Around August every year we pull out the fall calendars and the cheque books and the sports bags and dance bags hoping some of that equipment will still fit.  Time to register the kids for their fall activities.

According to my newsfeed, research shows that it’s important for kids to participate in more than one sport rather than specializing exclusively in just the one.  Good to know.  In addition to rep hockey, parents who really want to do right by their kids will find time in that schedule for some soccer or swimming or basketball.

Managing the kids’ activity schedules and the associated costs is enough of a challenge in an intact family.    When parents separate, the kids’ extracurricular activities can become a divisive issue.  Here are a few things to consider when creating a parenting plan to avoid possible conflict over activities when registration time comes around every year:

  1. Set a budget. Put it in writing.  Stick to it.

This is obviously helpful even where parents are not separated.  When coaches and instructors tell us our children have “what it takes” it’s hard not to give in to pressure to pay for the next level of training, etc.

Consider all of the costs – not just the initial registration fees but tournaments (and associated costs such as travel, meals and hotels), equipment, costumes, private coaching, dance exams, makeup, photographs, videos – and how you will fund these throughout the year.

Look at the funds that are available.  Remember that the income the family had before separation must now be used to fund two households.  Have a realistic discussion about what the family can afford.  Put that in writing in a parenting plan.

  1. Set out your mutual goals.

Separated parents won’t agree on everything.  When it comes to the kids you probably have some common goals surrounding their best interests including health and well-being and academic standards.  If you put these in your parenting plan all future discussions about whether to increase or reduce the extra-curricular activities can refer back to these goals to help with the decision-making process.

  1. Set limits.

Whether it’s the number of hours in a week, or days, or tournaments or the number of activities in which a child will participate set this out in a parenting plan to avoid future disagreements.  The more detailed this is in a parenting plan the less parents will have to argue about when issues arise in the future.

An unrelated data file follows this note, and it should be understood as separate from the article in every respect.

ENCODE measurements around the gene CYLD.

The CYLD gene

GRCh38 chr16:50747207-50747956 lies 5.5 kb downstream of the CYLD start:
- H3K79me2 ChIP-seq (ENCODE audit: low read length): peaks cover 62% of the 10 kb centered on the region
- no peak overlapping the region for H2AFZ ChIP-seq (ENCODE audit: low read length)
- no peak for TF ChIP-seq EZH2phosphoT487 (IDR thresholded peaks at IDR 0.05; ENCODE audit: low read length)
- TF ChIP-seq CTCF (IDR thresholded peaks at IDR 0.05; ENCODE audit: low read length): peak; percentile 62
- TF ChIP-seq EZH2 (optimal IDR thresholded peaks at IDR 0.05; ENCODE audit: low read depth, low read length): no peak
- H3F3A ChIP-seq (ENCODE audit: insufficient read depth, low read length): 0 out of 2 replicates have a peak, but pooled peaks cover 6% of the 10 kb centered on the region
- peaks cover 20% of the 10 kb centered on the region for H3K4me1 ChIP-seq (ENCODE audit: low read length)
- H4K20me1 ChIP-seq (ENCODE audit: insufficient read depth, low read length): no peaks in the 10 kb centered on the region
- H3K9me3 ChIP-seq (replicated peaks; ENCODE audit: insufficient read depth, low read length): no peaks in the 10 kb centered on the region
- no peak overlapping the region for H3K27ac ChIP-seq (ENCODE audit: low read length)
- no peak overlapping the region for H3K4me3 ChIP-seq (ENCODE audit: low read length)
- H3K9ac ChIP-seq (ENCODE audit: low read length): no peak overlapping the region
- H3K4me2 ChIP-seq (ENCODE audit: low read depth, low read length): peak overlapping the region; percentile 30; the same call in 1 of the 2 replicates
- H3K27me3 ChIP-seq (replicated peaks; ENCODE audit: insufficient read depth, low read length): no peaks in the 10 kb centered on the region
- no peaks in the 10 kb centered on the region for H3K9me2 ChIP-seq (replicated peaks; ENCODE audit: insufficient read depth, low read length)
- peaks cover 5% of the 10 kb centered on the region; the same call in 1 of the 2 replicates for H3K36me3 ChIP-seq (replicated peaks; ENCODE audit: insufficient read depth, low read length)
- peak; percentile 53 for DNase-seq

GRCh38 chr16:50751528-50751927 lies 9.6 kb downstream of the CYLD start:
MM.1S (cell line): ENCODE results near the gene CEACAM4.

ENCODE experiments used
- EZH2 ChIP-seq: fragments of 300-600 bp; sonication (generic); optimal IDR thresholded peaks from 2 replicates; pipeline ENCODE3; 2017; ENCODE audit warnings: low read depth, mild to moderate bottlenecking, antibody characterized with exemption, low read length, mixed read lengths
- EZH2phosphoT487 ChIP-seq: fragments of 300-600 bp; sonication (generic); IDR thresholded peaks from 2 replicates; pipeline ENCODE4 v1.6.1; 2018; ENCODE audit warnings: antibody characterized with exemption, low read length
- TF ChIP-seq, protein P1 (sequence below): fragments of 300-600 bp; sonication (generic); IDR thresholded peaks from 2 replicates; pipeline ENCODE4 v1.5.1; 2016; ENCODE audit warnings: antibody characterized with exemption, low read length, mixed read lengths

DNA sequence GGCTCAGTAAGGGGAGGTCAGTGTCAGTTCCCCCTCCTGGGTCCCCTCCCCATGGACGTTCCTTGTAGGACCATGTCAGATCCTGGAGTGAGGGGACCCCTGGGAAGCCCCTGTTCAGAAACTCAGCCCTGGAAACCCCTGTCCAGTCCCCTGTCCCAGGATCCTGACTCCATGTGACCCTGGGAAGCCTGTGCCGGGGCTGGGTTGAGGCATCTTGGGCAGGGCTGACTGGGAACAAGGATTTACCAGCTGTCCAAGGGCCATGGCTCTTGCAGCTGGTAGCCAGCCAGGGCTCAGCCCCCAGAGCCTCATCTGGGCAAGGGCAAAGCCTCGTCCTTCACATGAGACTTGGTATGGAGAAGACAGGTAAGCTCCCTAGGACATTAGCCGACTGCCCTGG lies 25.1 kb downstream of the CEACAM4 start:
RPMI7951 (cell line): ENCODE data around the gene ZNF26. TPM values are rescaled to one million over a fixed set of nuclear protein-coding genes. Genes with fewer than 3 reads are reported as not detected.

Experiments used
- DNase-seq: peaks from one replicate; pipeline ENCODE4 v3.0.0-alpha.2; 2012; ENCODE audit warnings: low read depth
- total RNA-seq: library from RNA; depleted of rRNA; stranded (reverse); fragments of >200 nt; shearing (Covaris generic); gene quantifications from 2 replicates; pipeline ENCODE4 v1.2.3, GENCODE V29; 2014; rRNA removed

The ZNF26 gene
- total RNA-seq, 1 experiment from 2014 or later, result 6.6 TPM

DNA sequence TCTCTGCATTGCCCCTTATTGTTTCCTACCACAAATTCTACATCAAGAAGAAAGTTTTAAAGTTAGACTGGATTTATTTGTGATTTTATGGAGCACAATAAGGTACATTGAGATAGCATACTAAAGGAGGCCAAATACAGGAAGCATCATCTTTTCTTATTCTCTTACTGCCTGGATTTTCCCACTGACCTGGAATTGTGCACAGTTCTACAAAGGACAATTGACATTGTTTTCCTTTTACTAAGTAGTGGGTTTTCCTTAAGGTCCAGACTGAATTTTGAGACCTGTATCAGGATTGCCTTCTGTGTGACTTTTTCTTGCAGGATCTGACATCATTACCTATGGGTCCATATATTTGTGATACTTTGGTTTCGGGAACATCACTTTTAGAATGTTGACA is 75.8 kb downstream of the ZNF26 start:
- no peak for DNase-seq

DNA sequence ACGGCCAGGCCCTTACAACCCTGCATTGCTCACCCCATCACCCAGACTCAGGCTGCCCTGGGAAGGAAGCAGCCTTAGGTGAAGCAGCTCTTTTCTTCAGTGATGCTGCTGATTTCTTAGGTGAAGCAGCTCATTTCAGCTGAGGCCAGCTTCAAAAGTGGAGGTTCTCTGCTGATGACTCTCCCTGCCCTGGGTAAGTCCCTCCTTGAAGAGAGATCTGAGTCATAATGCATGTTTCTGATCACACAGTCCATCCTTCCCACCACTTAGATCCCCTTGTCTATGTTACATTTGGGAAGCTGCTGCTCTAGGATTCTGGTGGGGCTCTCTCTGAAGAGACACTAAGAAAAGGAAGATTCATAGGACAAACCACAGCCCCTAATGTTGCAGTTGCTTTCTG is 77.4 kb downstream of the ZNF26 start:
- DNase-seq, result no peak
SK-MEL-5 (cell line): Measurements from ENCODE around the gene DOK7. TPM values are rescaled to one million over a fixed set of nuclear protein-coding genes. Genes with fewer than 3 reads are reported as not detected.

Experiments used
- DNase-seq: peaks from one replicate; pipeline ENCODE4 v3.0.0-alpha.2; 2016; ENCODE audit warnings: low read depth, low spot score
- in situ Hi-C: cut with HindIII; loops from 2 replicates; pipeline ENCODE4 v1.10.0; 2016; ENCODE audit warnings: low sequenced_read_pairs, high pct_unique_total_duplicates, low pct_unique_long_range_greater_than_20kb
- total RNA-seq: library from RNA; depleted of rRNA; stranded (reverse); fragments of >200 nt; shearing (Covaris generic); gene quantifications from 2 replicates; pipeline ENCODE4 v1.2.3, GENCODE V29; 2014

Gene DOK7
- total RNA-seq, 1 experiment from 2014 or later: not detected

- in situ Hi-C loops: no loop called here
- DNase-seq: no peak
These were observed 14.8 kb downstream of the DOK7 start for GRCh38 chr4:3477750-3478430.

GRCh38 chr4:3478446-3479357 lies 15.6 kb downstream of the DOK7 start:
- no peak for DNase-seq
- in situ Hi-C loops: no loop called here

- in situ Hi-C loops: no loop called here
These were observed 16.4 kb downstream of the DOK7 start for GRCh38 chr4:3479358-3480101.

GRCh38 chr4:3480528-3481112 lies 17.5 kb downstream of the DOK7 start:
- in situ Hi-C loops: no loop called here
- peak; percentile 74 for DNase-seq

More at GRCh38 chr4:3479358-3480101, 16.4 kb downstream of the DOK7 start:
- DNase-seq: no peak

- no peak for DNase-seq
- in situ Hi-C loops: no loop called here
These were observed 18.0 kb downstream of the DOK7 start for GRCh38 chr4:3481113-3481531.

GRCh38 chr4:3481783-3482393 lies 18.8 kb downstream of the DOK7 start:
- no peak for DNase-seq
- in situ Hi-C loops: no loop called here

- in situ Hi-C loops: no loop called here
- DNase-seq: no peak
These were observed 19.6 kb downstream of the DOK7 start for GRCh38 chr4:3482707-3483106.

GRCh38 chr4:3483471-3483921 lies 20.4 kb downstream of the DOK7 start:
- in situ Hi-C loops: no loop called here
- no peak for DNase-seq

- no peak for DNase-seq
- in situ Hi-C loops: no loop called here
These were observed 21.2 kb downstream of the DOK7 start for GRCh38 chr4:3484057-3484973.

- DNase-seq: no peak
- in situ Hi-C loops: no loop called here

1. Set out responsibilities.

Who will do the driving?  Who will be responsible to care for siblings when one child is participating in an activity?  Are parents required to volunteer?  Will all parents have the opportunity to attend practices, games, recitals, etc. regardless of the schedule?  How will extended family participate?

  1. Include a detailed “Dispute Resolution” provision.

Think about…

  • What will you do if there is a disagreement in the future?  How will you come to a child-focused resolution?
  • Other than parents, whose input will you want before deciding (this may be the children, counsellors who work with them, teachers, medical professionals, coaches, etc.)?
  • Will you work with a mediator (and, if so, how will you choose the mediator and how will you share the cost?)
  • If you really can’t agree will you outsource the decision-making to a third party such as a parenting coordinator or an arbitrator?
  • How much time will parents need to consider these decisions before a response is required?

All of this should be set out in a parenting plan to provide a clear path to follow if parents disagree going forward.

Most importantly – don’t forget to have fun!


Marian Gage is a Collaborative Family Lawyer, an Accredited Family / Intergenerational Mediator (OAFM) and a Certified Specialist in Family Law (LSO)…and a parent/driver!